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Implications of middle school behavior problems for high school graduation and employment outcomes of young adults: estimation of a recursive model

  • Mustafa C. Karakus
  • David S. Salkever
  • Eric P. Slade
  • Nicholas Ialongo
  • Elizabeth Stuart

The potentially serious adverse impacts of behavior problems during adolescence on employment outcomes in adulthood provide a key economic rationale for early intervention programs. However, the extent to which lower educational attainment accounts for the total impact of adolescent behavior problems on later employment remains unclear. As an initial step in exploring this issue, we specify and estimate a recursive bivariate probit model that (1) relates middle school behavior problems to high school graduation and (2) models later employment in young adulthood as a function of these behavior problems and of high school graduation. Our model thus allows for both a direct effect of behavior problems on later employment as well as an indirect effect that operates via graduation from high school. Our empirical results, based on analysis of data from the National Educational Longitudinal Study, suggest that the direct effects of externalizing behavior problems on later employment are not significant but that these problems have important indirect effects operating through high school graduation.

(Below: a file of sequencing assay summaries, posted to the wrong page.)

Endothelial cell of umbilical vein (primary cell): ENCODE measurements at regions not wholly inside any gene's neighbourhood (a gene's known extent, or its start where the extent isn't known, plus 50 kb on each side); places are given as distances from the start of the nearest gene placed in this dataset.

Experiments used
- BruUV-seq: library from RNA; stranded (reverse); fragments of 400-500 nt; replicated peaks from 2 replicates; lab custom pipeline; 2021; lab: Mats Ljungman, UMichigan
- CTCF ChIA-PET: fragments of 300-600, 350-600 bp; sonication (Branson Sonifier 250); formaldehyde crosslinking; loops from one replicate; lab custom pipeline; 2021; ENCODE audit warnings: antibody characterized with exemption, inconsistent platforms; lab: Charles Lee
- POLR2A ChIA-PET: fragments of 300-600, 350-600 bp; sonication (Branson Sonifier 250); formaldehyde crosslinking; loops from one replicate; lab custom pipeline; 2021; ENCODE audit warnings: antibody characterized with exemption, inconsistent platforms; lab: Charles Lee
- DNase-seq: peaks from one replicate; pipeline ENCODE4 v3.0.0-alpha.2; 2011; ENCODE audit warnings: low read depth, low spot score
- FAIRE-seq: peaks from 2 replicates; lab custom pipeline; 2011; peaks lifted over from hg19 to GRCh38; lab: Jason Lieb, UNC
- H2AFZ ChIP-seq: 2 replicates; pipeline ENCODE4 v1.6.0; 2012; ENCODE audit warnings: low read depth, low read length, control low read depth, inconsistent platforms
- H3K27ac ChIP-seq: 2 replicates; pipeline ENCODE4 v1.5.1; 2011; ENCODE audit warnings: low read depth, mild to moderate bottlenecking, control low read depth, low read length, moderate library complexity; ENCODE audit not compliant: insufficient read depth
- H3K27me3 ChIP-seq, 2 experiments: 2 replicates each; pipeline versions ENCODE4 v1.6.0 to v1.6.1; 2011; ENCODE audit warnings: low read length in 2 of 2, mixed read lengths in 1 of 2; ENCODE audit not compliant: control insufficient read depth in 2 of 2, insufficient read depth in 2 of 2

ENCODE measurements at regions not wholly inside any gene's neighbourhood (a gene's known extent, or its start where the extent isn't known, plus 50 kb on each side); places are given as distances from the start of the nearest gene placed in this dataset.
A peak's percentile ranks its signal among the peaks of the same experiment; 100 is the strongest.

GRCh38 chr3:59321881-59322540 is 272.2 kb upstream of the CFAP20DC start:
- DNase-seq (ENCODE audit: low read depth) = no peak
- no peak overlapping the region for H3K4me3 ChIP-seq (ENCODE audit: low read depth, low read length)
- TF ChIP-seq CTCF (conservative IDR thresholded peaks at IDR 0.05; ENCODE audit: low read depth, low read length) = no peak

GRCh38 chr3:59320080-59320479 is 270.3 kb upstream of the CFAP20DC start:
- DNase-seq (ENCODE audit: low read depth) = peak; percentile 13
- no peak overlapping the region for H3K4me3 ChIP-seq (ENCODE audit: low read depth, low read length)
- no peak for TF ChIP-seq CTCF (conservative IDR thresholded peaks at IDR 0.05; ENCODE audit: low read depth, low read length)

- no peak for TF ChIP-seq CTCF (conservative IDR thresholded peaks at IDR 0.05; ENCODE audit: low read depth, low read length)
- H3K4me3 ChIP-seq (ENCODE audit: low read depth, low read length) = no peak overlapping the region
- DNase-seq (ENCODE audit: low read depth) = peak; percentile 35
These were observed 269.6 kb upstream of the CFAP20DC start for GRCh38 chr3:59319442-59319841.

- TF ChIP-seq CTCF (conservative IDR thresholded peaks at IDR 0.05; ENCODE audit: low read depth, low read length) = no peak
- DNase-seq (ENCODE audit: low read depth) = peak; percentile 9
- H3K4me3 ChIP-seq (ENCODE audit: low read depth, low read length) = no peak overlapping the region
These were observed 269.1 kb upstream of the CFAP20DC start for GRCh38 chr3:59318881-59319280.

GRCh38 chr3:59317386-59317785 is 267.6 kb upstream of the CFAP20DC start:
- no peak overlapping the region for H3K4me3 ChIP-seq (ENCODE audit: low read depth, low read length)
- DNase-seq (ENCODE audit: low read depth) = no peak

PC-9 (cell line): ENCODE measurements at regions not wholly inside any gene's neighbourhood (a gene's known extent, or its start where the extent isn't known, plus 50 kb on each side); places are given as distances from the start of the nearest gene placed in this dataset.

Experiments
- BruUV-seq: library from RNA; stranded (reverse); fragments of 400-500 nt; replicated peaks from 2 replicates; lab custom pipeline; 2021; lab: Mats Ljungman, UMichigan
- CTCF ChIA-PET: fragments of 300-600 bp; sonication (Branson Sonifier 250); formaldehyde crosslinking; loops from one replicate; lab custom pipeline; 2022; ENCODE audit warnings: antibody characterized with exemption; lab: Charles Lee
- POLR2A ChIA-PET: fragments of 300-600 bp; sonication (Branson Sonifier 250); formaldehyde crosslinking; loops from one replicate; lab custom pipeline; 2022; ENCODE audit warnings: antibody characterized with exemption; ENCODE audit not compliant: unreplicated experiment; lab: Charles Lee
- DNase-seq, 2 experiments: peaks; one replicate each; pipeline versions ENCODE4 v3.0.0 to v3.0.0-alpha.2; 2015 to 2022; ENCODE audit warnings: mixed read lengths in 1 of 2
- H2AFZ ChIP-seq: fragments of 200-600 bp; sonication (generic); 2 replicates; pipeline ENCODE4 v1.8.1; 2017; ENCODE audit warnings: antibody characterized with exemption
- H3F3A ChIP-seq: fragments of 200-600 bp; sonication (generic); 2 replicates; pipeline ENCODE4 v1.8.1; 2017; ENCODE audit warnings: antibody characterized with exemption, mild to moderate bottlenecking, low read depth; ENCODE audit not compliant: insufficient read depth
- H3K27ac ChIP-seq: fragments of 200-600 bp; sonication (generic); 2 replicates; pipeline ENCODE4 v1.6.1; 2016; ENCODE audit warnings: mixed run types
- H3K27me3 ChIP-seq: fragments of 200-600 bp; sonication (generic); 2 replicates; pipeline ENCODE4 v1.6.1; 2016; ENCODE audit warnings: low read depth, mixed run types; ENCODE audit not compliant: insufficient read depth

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Article provided by Taylor & Francis Journals in its journal Education Economics.

Volume (Year): 20 (2012)
Issue (Month): 1 (April)
Pages: 33-52

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Handle: RePEc:taf:edecon:v:20:y:2012:i:1:p:33-52
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  1. Joseph G. Altonji & Rebecca M. Blank, . "Race and Gender in the Labor Market," IPR working papers 98-18, Institute for Policy Resarch at Northwestern University.
  2. Paul Fronstin & David H. Greenberg & Philip K. Robins, 2005. "The Labor Market Consequences of Childhood Maladjustment," Social Science Quarterly, Southwestern Social Science Association, vol. 86(s1), pages 1170-1195.
  3. James J. Heckman & Jora Stixrud & Sergio Urzua, 2006. "The Effects of Cognitive and Noncognitive Abilities on Labor Market Outcomes and Social Behavior," NBER Working Papers 12006, National Bureau of Economic Research, Inc.
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